Johanna Fateman

  • Taylor Mead, Fairy Tale Poem, sheet 8 (They both lost!), 2012, ink and acrylic on paper, 28 1/2 x 20 5/8".
    picks January 26, 2012

    Taylor Mead

    A skull-sized dent in the canvas of Andy as the Odalisque, 1994, is just about level with Warhol’s head in Taylor Mead’s portrait of his influential friend and collaborator (Mead starred in a number of early Warhol films). But the painting loses none of its camp or neo-Expressionist charm to this accidental feature—Warhol’s dashed-off form is a rosy, abstract bulwark with a soup can and flowers perched nearby. His signature mop of hair is rendered in greenish iridescent plumes applied straight from the tube. The other paintings made between 1974 and 1994 grouped in the gallery’s back room—portraits,

  • Billy Childish, Lt. Sydney A. Cloman, First Infantry, on His Horse on the Wounded Knee Battleground, 2010, oil and charcoal on linen, 60 1/4 x 96”.
    picks November 15, 2011

    Billy Childish

    Foreboding skies, strange foliage, and shadowy figures are busy with swirling and knotted brushstrokes in “I Am the Billy Childish.” The whorls of unrealistic colors on these canvases unmistakably recall van Gogh, but Billy Childish’s sincere embrace of the post-Impressionist’s gesture is assimilated into his distinct, punk-painterly economy: The swaths of taupe in Lt. Sydney A. Cloman, First Infantry, on His Horse on the Wounded Knee Battleground, 2010, are unpainted linen; his dandy palette of avocado, robin’s-egg blue, and hot pink in the bramble of Russian Shepherd Boy, 2011, is very much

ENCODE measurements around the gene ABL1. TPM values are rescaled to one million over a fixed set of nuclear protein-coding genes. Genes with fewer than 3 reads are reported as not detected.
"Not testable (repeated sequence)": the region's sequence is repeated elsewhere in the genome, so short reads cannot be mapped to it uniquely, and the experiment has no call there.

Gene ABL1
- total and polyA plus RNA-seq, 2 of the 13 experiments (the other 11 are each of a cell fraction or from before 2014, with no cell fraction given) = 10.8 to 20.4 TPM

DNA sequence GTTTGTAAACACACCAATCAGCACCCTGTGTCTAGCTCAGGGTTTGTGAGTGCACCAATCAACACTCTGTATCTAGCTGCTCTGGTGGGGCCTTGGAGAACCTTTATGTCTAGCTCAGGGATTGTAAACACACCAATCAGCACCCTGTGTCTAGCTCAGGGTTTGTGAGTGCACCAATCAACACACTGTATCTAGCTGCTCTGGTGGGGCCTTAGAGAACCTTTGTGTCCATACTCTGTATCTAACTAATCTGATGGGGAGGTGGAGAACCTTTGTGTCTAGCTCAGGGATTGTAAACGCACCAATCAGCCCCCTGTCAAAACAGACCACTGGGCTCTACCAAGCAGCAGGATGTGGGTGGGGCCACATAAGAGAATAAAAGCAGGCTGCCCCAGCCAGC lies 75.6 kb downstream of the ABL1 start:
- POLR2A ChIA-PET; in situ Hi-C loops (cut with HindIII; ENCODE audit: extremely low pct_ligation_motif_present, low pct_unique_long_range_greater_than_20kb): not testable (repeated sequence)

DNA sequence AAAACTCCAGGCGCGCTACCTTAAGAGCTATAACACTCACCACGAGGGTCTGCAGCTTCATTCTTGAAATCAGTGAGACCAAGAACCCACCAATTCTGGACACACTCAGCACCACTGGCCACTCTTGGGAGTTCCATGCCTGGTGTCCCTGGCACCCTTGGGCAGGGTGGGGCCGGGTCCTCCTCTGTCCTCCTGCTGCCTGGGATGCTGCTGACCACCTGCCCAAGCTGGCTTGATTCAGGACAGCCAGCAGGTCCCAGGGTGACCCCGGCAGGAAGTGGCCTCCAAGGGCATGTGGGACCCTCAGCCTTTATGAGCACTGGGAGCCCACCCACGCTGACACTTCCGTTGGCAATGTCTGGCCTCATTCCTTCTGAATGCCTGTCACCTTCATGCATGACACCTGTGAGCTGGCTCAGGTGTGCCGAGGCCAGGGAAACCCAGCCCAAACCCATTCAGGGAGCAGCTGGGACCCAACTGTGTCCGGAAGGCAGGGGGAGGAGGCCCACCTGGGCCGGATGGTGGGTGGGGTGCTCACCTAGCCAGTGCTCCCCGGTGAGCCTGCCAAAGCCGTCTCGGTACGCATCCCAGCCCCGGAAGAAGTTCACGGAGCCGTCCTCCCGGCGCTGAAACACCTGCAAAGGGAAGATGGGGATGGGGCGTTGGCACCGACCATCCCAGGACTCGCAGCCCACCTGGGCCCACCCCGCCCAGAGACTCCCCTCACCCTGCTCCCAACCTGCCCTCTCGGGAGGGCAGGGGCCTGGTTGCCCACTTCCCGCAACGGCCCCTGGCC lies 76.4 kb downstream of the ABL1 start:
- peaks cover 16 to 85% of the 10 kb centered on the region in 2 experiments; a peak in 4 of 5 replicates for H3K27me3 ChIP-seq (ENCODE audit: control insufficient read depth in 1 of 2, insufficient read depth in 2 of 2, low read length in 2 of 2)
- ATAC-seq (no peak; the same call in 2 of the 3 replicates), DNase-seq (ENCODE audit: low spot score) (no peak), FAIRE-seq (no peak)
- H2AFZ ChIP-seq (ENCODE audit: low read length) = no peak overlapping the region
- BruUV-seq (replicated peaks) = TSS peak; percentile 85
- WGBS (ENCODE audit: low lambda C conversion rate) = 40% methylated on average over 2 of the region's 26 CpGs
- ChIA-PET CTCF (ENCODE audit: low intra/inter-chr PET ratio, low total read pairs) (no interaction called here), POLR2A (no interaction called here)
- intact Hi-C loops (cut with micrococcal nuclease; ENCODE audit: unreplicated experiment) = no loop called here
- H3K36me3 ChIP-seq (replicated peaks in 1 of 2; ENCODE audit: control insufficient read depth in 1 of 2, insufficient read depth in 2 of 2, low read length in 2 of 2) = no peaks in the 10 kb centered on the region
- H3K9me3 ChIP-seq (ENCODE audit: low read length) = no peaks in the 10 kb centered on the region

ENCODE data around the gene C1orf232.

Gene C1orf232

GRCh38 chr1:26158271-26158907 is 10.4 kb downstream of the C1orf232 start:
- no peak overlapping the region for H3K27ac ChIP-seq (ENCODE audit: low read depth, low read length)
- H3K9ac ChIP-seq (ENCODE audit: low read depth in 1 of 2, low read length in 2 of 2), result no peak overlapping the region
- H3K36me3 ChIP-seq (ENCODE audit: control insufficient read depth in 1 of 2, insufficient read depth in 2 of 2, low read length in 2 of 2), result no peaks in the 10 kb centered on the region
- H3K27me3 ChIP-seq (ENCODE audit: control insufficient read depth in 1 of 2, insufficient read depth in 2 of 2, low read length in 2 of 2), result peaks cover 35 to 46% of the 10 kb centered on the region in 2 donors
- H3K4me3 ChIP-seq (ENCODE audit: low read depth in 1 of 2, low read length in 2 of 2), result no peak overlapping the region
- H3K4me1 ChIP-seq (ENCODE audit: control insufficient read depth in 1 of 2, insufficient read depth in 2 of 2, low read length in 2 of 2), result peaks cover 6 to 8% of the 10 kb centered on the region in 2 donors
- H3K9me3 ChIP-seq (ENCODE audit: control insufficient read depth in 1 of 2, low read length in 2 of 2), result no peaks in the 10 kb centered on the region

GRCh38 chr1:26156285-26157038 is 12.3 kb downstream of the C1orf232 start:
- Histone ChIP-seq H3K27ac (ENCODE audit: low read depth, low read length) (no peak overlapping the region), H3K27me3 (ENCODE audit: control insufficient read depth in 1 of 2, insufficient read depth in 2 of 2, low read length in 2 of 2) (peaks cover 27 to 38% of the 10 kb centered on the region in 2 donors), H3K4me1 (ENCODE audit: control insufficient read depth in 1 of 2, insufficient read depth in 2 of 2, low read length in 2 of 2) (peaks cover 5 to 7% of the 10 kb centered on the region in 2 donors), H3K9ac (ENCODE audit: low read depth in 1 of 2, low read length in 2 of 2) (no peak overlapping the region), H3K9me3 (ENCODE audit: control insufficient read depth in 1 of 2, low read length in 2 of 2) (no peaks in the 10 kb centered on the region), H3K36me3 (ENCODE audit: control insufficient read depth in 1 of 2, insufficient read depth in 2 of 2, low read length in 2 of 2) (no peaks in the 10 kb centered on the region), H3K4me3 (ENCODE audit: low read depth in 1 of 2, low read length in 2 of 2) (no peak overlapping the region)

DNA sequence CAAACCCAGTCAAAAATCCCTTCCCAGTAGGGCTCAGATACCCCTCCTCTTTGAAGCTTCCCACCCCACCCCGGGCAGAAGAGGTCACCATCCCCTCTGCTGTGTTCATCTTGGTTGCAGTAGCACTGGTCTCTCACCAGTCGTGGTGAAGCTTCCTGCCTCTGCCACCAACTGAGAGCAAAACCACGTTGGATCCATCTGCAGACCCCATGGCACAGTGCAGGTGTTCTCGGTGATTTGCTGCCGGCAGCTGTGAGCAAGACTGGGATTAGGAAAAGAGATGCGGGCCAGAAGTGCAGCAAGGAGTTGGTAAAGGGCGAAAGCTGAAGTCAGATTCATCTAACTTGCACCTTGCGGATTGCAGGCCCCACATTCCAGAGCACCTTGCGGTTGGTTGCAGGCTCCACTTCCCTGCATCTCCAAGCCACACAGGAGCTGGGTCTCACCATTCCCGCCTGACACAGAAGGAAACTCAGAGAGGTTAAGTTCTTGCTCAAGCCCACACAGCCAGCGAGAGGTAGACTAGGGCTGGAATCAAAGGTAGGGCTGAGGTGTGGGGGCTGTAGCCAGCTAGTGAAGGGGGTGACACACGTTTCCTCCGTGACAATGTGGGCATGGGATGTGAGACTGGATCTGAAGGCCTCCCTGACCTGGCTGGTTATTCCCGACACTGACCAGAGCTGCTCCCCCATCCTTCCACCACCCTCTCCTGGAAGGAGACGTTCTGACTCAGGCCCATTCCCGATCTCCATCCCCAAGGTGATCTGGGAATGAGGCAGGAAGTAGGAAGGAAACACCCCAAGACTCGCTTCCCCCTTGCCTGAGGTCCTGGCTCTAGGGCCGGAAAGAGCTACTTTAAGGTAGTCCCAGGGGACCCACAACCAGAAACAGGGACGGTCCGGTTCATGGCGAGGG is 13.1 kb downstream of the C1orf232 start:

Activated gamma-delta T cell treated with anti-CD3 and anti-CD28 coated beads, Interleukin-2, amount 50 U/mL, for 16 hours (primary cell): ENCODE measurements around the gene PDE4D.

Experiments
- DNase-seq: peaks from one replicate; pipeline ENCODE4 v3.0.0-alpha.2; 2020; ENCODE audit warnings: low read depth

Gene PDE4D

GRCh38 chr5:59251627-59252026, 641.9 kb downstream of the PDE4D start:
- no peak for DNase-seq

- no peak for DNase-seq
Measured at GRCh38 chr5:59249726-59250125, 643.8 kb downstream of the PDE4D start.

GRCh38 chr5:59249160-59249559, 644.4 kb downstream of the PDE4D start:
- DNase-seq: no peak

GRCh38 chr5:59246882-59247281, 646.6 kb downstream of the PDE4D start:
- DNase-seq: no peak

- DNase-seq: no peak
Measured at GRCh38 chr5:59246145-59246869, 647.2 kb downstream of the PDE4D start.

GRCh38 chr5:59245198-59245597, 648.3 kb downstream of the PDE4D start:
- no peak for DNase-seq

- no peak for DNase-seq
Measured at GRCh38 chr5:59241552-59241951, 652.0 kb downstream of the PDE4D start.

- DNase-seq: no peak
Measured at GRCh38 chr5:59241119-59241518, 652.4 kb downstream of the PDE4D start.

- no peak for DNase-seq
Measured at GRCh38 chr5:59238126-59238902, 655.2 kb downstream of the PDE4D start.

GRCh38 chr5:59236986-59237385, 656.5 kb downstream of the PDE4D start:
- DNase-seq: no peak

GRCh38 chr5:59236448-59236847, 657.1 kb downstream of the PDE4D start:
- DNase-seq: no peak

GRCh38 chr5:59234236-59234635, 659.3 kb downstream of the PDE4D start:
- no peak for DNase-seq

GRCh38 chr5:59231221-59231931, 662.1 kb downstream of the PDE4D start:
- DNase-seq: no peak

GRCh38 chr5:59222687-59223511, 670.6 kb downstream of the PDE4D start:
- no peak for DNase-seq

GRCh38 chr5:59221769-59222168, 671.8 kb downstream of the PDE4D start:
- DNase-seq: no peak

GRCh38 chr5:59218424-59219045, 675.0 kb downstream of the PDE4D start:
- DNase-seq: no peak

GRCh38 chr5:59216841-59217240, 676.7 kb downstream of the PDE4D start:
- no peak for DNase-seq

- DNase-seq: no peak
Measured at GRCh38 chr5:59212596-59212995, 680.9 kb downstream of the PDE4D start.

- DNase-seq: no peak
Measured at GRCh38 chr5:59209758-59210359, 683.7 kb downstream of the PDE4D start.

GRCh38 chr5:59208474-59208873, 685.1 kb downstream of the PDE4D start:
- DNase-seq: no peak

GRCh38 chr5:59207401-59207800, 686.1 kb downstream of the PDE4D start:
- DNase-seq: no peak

• Joan Semmel, Crossed Legs, 2011, oil on canvas, 48 x 48".
    picks April 28, 2011

    Joan Semmel

    One could call Joan Semmel, icon of the 1970s women’s art movement, her own muse, if her ever-evolving tradition of feminist figuration did not so methodically refuse such romantic notions. Vanity is absent from her four decades of frank self-portraiture, as is introspection. Instead, Semmel’s paintings give the impression that she has pragmatically chosen the naked woman closest at hand to forward her interrogation of the female nude. Her latest exhibition features recent works where her body is older, of course, and she does not apologize for this semitaboo self-exposure. Semmel describes her

  • David Wojnarowicz, Untitled (Bread Sculpture),1988–89, bread, string, needle, newspaper, 13 x 3 x 6”.
    picks March 11, 2011

    David Wojnarowicz

    Controversy has introduced David Wojnarowicz—artist, writer, AIDS activist, and legendary figure of the 1980s downtown scene—to a new generation nearly twenty years after his death. Last November, the Smithsonian Institution removed a video excerpt of his unfinished 1986–87 film A Fire in My Belly from the National Portrait Gallery following objections from the Catholic League and members of Congress, whose outrage focused on a supposedly blaspheming detail from the film: a shot of ants crawling over a crucifix.

    As Internet versions of Fire went viral, misconceptions about the work also spread.

  • Johanna Fateman


    1. Kiki and Herb (Royal Albert Hall, London) Finally a venue grand enough to showcase the hallucinatory architecture of this duo’s masterful, genre-spanning medleys. Kiki and Herb—looking fantastic—delivered their coup de grâce (“Total Eclipse of the Heart”) to a confounded audience waiting patiently for headline act the Scissor Sisters.

    2. White Magic, Through the Sun Door (Drag City) Mira Bilotte’s voice is beautiful and the production is trippy. Perfect songs for feeling sad—or spending the night alone in a haunted house.

    3. Tracy & the Plastics, Culture for Pigeon (Troubleman